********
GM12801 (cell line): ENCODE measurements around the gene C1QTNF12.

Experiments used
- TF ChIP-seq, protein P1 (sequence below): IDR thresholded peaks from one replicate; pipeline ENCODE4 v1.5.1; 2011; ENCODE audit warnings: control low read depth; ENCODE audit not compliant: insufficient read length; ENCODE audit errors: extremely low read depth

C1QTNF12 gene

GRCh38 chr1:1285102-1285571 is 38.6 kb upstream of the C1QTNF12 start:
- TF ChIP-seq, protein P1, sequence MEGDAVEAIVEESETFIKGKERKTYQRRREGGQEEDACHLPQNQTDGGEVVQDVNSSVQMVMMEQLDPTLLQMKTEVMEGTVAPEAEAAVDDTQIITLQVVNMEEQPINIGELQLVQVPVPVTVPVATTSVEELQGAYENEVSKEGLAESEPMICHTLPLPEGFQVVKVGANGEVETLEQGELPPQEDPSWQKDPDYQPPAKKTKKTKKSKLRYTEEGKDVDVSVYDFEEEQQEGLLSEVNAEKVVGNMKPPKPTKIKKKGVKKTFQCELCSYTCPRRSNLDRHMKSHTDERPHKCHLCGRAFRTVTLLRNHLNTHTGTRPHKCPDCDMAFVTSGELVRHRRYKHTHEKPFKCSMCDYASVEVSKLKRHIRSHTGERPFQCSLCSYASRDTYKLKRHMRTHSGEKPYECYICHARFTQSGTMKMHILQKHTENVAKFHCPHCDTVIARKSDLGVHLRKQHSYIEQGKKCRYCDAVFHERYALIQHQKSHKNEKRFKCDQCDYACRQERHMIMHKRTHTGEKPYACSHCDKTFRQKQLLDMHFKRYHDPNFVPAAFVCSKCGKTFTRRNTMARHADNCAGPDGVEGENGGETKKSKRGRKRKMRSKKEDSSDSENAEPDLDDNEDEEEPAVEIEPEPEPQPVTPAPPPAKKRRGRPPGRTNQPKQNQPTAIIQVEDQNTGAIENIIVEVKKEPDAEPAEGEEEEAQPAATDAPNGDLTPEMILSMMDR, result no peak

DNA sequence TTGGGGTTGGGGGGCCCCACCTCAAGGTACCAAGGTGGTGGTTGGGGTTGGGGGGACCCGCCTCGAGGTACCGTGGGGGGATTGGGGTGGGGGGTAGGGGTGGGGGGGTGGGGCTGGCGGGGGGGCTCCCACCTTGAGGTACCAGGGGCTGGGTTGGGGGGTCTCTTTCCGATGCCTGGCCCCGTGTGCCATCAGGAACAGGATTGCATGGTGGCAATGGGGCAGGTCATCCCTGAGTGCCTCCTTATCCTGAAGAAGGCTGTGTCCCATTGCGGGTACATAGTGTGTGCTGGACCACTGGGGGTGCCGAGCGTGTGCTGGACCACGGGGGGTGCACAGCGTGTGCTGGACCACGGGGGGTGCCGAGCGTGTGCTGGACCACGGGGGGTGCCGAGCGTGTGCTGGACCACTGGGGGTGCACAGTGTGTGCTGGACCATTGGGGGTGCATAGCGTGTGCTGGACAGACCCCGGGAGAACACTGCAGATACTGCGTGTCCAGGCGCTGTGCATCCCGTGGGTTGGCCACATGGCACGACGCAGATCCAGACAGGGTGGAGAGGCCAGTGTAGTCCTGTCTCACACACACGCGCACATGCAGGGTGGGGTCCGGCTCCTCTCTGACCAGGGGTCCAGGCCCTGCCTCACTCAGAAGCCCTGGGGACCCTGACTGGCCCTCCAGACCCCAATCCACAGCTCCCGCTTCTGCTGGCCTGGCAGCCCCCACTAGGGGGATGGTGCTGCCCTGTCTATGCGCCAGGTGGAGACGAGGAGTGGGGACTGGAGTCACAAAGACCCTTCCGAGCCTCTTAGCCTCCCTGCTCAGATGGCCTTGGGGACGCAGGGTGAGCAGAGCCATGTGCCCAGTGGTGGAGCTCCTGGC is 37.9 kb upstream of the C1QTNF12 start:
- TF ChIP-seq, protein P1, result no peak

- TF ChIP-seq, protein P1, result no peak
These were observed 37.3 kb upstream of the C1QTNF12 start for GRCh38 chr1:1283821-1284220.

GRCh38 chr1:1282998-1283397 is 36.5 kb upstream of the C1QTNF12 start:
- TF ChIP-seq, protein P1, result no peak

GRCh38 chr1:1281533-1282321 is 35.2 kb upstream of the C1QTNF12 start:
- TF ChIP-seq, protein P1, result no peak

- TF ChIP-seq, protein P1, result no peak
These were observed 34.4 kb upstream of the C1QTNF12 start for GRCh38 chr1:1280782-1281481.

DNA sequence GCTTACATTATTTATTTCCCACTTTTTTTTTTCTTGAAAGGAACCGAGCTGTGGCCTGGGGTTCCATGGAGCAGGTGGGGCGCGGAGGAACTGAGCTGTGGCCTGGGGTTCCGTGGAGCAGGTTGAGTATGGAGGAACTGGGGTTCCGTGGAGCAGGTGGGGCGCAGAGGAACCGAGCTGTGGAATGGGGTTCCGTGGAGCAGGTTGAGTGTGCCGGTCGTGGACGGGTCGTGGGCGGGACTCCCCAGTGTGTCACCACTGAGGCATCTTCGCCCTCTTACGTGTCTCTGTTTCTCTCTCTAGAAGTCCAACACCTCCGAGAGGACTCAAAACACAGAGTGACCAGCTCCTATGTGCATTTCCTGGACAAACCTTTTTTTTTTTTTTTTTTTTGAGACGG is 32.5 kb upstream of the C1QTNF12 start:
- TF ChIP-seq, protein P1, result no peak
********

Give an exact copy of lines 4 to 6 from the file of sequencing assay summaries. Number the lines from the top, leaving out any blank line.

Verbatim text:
C1QTNF12 gene

GRCh38 chr1:1285102-1285571 is 38.6 kb upstream of the C1QTNF12 start:
- TF ChIP-seq, protein P1, sequence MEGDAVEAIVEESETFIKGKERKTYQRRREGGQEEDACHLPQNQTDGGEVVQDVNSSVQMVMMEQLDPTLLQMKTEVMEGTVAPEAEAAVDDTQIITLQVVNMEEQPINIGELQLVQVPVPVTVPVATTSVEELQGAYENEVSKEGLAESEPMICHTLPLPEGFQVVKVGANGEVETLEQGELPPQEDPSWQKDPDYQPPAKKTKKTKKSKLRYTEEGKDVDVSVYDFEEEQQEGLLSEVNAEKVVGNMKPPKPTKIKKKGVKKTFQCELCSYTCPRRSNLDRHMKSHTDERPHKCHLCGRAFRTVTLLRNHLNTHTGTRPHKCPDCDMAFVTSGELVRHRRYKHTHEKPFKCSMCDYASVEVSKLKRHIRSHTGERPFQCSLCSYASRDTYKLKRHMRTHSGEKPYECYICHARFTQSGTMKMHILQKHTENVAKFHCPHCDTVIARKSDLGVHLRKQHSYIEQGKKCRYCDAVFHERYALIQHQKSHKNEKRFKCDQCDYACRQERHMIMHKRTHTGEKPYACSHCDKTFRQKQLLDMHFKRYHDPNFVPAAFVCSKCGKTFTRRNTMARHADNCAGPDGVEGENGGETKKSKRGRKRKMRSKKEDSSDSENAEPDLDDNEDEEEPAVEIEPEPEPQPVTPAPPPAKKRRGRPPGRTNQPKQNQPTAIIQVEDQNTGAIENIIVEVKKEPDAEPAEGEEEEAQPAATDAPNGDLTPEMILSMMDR, result no peak